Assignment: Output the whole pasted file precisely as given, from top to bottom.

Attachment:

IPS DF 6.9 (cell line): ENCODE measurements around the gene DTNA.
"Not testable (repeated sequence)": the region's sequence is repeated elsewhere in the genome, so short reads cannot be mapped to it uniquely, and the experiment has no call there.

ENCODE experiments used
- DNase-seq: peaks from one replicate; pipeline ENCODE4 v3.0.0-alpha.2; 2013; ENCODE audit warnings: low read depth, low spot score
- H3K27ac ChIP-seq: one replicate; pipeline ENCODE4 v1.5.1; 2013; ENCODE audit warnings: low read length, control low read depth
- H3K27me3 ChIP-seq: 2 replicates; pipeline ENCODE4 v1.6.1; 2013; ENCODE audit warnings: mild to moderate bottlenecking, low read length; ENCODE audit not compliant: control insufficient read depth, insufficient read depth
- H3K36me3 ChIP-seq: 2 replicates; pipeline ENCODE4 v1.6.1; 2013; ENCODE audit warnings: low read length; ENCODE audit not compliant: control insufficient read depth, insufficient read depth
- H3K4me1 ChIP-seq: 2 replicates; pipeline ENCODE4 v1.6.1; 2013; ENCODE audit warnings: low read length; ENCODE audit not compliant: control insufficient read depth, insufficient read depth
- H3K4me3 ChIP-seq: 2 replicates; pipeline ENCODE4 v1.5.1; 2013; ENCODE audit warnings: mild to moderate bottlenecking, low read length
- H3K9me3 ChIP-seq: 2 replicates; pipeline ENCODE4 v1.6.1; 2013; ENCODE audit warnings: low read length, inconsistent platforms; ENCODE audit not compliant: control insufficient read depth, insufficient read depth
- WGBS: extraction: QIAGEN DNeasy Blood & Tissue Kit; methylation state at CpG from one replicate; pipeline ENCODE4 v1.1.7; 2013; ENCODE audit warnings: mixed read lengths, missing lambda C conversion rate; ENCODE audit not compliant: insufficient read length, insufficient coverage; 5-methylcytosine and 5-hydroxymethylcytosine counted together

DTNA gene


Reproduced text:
IPS DF 6.9 (cell line): ENCODE measurements around the gene DTNA.
"Not testable (repeated sequence)": the region's sequence is repeated elsewhere in the genome, so short reads cannot be mapped to it uniquely, and the experiment has no call there.

ENCODE experiments used
- DNase-seq: peaks from one replicate; pipeline ENCODE4 v3.0.0-alpha.2; 2013; ENCODE audit warnings: low read depth, low spot score
- H3K27ac ChIP-seq: one replicate; pipeline ENCODE4 v1.5.1; 2013; ENCODE audit warnings: low read length, control low read depth
- H3K27me3 ChIP-seq: 2 replicates; pipeline ENCODE4 v1.6.1; 2013; ENCODE audit warnings: mild to moderate bottlenecking, low read length; ENCODE audit not compliant: control insufficient read depth, insufficient read depth
- H3K36me3 ChIP-seq: 2 replicates; pipeline ENCODE4 v1.6.1; 2013; ENCODE audit warnings: low read length; ENCODE audit not compliant: control insufficient read depth, insufficient read depth
- H3K4me1 ChIP-seq: 2 replicates; pipeline ENCODE4 v1.6.1; 2013; ENCODE audit warnings: low read length; ENCODE audit not compliant: control insufficient read depth, insufficient read depth
- H3K4me3 ChIP-seq: 2 replicates; pipeline ENCODE4 v1.5.1; 2013; ENCODE audit warnings: mild to moderate bottlenecking, low read length
- H3K9me3 ChIP-seq: 2 replicates; pipeline ENCODE4 v1.6.1; 2013; ENCODE audit warnings: low read length, inconsistent platforms; ENCODE audit not compliant: control insufficient read depth, insufficient read depth
- WGBS: extraction: QIAGEN DNeasy Blood & Tissue Kit; methylation state at CpG from one replicate; pipeline ENCODE4 v1.1.7; 2013; ENCODE audit warnings: mixed read lengths, missing lambda C conversion rate; ENCODE audit not compliant: insufficient read length, insufficient coverage; 5-methylcytosine and 5-hydroxymethylcytosine counted together

DTNA gene